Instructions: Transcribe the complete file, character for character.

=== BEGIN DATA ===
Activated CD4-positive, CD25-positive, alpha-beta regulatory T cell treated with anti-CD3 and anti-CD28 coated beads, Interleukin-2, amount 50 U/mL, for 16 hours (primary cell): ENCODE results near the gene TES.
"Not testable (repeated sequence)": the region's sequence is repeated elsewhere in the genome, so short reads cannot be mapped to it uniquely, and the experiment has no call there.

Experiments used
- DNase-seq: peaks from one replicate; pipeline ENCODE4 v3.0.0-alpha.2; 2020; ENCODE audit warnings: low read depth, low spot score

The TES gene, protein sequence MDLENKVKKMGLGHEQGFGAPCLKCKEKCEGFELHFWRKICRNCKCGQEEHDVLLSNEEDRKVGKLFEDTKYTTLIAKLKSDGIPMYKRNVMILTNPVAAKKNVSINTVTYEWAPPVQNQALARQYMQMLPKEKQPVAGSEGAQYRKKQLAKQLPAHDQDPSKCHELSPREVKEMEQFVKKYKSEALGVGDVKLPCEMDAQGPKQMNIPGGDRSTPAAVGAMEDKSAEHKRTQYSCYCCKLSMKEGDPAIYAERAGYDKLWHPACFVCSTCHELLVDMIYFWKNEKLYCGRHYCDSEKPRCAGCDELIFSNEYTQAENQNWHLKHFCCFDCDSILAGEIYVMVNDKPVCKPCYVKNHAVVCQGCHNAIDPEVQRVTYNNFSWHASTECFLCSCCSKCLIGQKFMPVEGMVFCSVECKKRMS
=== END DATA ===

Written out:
Activated CD4-positive, CD25-positive, alpha-beta regulatory T cell treated with anti-CD3 and anti-CD28 coated beads, Interleukin-2, amount 50 U/mL, for 16 hours (primary cell): ENCODE results near the gene TES.
"Not testable (repeated sequence)": the region's sequence is repeated elsewhere in the genome, so short reads cannot be mapped to it uniquely, and the experiment has no call there.

Experiments used
- DNase-seq: peaks from one replicate; pipeline ENCODE4 v3.0.0-alpha.2; 2020; ENCODE audit warnings: low read depth, low spot score

The TES gene, protein sequence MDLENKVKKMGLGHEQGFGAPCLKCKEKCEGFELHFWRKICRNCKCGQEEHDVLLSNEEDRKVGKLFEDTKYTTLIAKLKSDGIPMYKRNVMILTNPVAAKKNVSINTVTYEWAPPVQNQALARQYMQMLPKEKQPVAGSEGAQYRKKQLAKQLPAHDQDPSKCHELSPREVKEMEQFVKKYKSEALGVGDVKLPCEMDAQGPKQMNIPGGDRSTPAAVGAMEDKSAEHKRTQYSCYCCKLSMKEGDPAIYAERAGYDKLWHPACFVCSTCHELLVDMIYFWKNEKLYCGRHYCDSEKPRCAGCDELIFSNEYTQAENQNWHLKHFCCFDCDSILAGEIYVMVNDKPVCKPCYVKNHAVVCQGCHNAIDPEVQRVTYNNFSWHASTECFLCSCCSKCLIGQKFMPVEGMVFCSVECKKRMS